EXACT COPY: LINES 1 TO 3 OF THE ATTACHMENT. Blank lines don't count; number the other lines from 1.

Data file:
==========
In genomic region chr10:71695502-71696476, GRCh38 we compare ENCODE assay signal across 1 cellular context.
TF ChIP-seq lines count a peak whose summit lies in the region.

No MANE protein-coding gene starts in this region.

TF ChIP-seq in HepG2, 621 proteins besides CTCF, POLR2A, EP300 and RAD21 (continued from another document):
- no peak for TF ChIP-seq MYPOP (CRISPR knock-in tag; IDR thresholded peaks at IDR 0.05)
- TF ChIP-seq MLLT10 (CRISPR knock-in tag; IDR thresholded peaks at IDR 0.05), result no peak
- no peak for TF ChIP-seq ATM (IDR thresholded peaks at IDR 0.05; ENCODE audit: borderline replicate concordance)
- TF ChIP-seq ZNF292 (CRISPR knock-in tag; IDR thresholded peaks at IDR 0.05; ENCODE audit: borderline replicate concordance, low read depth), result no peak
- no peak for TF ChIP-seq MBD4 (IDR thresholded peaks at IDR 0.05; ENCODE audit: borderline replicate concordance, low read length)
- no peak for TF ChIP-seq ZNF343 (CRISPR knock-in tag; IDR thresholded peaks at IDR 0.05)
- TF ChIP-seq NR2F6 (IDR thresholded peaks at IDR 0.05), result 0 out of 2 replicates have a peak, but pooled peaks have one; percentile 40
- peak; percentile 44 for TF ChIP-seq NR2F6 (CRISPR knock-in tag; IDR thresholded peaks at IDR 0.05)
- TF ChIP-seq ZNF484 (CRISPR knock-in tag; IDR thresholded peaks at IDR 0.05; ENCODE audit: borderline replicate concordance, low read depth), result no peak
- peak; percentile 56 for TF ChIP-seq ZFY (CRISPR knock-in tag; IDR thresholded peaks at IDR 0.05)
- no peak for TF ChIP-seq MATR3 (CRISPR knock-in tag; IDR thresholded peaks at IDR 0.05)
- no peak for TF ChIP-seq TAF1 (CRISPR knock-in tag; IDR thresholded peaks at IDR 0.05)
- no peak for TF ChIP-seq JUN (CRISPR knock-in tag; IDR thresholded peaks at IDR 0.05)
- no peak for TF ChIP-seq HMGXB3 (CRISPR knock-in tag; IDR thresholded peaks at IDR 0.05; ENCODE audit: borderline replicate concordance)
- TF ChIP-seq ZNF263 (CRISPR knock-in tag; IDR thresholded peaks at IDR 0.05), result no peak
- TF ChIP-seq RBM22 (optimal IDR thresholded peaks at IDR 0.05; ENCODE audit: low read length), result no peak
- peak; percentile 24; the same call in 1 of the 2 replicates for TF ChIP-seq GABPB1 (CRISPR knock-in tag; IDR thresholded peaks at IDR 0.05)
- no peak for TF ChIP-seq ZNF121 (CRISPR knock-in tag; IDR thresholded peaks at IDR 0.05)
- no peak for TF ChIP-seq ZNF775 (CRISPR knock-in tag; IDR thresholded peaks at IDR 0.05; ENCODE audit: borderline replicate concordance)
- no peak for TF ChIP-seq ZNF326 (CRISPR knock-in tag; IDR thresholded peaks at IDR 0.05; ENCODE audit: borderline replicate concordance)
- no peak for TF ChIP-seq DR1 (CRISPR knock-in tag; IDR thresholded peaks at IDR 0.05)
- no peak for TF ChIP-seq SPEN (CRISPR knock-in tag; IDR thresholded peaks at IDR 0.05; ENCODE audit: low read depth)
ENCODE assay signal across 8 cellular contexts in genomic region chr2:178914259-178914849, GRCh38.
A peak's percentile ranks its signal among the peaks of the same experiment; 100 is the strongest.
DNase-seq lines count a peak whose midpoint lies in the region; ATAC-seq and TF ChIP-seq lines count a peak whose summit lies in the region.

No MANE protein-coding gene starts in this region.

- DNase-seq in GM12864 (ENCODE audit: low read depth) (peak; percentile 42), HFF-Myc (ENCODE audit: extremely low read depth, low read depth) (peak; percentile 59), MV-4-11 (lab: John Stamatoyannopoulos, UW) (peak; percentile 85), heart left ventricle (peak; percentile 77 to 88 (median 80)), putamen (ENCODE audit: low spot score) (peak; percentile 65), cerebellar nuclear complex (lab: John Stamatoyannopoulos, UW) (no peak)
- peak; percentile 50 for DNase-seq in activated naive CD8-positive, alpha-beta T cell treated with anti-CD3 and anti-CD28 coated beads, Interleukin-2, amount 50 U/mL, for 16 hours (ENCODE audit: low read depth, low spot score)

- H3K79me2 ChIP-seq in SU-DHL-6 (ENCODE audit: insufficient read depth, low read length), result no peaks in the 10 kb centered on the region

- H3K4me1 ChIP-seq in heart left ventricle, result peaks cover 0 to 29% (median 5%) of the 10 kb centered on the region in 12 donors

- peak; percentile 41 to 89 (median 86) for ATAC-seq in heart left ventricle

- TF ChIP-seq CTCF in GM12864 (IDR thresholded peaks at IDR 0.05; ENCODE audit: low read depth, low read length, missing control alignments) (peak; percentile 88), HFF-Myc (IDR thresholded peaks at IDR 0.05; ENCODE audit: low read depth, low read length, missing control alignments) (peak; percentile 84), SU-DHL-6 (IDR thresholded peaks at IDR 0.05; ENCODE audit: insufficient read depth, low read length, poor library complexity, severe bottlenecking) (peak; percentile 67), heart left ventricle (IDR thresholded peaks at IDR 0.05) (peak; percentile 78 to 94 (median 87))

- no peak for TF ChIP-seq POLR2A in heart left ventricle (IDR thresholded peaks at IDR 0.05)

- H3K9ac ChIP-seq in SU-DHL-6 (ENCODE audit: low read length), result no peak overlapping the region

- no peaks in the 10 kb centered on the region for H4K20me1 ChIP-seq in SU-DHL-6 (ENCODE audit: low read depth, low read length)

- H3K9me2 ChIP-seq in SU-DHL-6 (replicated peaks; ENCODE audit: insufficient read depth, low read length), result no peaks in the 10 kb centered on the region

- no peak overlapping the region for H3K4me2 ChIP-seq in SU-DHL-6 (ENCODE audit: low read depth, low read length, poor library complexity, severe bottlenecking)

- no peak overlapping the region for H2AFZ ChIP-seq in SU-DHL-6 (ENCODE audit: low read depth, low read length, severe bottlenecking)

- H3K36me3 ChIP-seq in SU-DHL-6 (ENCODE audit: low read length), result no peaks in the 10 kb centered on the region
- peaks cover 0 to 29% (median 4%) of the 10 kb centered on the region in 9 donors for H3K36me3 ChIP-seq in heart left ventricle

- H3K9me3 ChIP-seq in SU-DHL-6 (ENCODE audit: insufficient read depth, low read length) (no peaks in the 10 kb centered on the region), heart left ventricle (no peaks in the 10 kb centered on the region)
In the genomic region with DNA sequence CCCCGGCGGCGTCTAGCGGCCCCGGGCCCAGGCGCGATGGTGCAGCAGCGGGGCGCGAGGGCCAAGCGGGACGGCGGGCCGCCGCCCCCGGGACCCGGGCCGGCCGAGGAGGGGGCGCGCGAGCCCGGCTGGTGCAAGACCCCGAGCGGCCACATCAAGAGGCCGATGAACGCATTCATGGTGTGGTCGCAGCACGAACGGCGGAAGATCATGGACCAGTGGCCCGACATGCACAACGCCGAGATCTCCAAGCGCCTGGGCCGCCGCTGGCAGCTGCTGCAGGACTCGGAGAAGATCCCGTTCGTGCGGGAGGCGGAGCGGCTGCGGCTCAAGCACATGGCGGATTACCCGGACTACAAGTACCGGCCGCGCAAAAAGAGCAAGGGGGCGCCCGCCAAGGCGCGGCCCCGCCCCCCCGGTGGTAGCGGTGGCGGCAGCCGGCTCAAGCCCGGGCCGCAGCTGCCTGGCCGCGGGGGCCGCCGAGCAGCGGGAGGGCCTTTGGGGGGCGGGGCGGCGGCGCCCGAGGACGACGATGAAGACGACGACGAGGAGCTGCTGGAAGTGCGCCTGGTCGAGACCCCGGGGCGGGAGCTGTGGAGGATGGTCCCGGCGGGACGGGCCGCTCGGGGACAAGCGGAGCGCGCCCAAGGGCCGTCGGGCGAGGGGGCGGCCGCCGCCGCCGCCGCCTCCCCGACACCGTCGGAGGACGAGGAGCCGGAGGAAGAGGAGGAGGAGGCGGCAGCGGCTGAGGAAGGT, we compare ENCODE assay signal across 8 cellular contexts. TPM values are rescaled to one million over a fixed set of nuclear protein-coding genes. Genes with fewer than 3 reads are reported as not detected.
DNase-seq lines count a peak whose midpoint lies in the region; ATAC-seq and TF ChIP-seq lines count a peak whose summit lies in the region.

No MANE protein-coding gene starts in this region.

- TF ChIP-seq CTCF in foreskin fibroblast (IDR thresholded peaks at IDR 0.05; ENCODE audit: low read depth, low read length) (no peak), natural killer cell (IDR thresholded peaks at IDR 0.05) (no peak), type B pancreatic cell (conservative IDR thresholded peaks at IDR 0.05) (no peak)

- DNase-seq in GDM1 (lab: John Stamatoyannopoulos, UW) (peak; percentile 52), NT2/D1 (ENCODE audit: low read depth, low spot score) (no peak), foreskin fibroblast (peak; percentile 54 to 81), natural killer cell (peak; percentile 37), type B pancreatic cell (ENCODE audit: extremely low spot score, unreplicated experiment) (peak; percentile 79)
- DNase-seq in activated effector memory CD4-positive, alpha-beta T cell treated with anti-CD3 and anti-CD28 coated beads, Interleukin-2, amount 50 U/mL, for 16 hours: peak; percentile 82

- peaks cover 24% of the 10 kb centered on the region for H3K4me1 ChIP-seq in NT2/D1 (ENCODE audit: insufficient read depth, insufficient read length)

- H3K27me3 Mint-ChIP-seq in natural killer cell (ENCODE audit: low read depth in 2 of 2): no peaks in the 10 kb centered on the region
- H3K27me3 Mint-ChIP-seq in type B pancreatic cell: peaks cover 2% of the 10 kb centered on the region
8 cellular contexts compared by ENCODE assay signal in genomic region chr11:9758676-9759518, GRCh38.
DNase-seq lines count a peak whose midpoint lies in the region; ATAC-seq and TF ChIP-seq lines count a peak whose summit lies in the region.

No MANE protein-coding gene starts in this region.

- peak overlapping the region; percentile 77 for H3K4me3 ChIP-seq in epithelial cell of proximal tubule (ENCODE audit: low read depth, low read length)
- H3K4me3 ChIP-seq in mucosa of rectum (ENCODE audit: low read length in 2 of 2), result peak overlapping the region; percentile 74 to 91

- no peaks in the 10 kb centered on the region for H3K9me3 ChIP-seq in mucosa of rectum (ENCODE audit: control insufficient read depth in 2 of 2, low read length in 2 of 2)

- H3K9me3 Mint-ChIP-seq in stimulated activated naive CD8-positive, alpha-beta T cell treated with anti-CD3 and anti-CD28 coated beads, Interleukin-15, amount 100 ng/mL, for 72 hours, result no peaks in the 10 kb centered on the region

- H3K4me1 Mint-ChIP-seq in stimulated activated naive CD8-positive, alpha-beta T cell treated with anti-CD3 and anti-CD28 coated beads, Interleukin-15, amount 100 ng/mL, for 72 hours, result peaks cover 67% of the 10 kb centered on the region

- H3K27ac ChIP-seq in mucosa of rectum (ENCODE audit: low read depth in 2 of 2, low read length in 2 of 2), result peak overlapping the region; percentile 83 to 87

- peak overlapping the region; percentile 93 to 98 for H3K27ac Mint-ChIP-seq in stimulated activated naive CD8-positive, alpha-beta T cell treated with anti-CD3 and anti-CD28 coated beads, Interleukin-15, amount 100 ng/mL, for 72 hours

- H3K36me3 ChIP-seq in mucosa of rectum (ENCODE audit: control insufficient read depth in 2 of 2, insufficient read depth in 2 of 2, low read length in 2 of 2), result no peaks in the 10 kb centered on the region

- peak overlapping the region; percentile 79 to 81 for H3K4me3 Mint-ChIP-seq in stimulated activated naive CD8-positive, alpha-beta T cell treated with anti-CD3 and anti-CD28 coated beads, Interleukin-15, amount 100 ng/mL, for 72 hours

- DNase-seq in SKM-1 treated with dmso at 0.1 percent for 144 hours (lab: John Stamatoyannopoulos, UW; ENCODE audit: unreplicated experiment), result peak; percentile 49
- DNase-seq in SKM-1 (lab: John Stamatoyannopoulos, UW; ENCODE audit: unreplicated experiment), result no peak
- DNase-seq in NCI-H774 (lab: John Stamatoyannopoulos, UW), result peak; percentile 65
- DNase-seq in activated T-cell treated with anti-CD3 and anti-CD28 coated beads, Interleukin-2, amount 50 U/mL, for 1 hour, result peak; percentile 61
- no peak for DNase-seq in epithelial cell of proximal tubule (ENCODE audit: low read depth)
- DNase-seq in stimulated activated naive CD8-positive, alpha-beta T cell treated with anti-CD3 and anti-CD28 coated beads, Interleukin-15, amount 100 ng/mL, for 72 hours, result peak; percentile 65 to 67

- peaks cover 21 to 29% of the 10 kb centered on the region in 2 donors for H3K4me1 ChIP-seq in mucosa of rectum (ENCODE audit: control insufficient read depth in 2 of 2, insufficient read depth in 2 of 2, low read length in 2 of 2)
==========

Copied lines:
In genomic region chr10:71695502-71696476, GRCh38 we compare ENCODE assay signal across 1 cellular context.
TF ChIP-seq lines count a peak whose summit lies in the region.

No MANE protein-coding gene starts in this region.